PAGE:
Ten of 13 UW System campuses are facing deficits in their tuition funds, according to data shared by the system.

As the university released the information, System President Jay Rothman said he is hopeful the state will invest more in the system to avoid staffing and program cuts.

“I think that what we have to look at is can we further enhance working with the state to make the investment to avoid that,” Rothman told reporters in a virtual call. “At the end of the day, you never cut your way to success, you just can’t do that.”

Rothman made the pitch as the Joint Finance Committee prepares to decide how much funding to provide for the system. Assembly Speaker Robin Vos, R-Rochester, has called for the system to eliminate diversity, equity and inclusion efforts and hinted at a spending cut if the system doesn’t comply.

Rothman said he doesn’t believe the system has faced deficits like what universities face now. UW System spokesperson Mark Pitsch did not provide details on how much tuition fund money is available to each institution.

The data show projected deficits for Milwaukee, Eau Claire, Green Bay, Oshkosh, Parkside, Platteville, River Falls, Stevens Point, Superior and Whitewater. UW-Milwaukee has the most significant projected deficit at $18.8 million and UW-Superior has the smallest at $400,107.

Altogether, the deficits at the 10 campuses total just over $60.1 million.

“We need to face economic reality, and we need to face the fact that if we don’t make further investment in this state, we are not going to win the war for talent. And that’s not going to be good for anyone living in Wisconsin,” Rothman said.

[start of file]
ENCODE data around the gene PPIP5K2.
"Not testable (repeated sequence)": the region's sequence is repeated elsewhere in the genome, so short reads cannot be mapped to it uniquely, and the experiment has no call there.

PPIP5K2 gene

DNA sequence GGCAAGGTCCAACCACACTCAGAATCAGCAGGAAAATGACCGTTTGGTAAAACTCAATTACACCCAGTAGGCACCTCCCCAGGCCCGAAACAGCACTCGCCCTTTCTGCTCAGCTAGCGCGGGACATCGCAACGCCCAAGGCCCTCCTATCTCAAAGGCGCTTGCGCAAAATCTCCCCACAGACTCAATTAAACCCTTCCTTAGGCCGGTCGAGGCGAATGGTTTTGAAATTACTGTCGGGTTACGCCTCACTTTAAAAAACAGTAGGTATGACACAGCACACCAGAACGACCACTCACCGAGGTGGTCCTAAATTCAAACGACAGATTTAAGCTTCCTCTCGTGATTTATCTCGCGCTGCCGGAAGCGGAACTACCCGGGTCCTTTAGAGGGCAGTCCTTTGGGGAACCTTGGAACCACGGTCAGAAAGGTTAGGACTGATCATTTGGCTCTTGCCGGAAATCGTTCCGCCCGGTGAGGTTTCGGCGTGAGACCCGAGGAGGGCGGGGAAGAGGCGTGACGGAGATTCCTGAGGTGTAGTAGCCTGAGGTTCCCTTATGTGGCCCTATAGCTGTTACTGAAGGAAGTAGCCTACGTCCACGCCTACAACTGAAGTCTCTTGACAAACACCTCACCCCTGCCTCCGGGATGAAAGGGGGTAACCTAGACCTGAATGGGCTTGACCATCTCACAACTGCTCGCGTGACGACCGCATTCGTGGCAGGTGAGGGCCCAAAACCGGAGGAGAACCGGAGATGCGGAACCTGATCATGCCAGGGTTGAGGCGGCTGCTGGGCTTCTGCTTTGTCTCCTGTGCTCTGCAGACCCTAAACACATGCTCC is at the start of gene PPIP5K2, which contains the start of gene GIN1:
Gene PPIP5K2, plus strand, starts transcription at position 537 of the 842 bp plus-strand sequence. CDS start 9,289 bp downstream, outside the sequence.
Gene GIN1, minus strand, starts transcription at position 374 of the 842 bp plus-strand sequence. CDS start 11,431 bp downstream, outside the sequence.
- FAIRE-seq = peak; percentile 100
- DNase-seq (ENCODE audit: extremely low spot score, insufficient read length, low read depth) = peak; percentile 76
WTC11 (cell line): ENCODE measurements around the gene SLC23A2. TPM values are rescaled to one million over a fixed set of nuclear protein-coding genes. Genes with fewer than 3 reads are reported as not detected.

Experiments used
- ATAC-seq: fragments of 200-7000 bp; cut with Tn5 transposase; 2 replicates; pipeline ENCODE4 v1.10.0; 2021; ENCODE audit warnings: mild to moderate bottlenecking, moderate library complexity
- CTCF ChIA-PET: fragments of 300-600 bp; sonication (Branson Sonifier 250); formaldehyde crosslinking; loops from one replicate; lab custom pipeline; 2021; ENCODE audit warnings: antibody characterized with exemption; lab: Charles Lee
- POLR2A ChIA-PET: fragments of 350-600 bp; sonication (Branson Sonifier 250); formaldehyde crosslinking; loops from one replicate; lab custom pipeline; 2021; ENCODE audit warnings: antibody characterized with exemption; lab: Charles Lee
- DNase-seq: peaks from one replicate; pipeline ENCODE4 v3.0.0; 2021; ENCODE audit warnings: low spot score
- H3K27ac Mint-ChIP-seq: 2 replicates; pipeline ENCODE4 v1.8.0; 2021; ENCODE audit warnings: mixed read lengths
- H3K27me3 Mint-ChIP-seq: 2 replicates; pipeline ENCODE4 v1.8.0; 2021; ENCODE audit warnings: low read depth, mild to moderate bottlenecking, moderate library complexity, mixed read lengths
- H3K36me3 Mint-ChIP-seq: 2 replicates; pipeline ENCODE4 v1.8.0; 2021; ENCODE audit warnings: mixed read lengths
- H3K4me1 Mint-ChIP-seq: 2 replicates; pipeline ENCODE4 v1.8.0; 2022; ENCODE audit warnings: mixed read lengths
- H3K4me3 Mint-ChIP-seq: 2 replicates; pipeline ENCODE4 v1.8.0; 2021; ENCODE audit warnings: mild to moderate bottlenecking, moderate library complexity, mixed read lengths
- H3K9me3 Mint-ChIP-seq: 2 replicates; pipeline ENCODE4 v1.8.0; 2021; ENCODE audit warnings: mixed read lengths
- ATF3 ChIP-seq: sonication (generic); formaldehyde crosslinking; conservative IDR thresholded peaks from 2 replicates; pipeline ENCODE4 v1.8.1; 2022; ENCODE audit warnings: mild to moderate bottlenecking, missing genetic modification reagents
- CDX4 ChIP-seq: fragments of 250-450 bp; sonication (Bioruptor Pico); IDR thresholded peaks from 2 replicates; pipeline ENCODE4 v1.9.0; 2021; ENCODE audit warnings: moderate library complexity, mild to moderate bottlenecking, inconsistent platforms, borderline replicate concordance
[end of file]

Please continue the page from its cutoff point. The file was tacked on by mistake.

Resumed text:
He said while the campuses facing deficits have the resources to deal with them for now, “it’s not a long-term solution.”

“​​You cannot continue to consume your savings and expect to be successful. And we have to have at least a reasonable level of reserves to deal with any shocks that we may have in the system,” Rothman said, citing the pandemic as an example.

Rothman also said a new report showing the UW System ranks 42nd for public funding for four-year colleges nationally is “another sobering reminder of how far we are behind in state funding at the UW system.”

The public funding amount for the state in 2022 was $6,599 per student — 69 percent of the national average. The findings come from this year’s State Higher Education Finance report for 2022 by the State Higher Education Executive Officers Association.

The report also shows Wisconsin is the only state where education revenue for two-year colleges exceeds the amount for the state’s four-year institutions. In Wisconsin, revenue for two-year colleges is 6.4 percent higher.

See the deficit data:

See the report:

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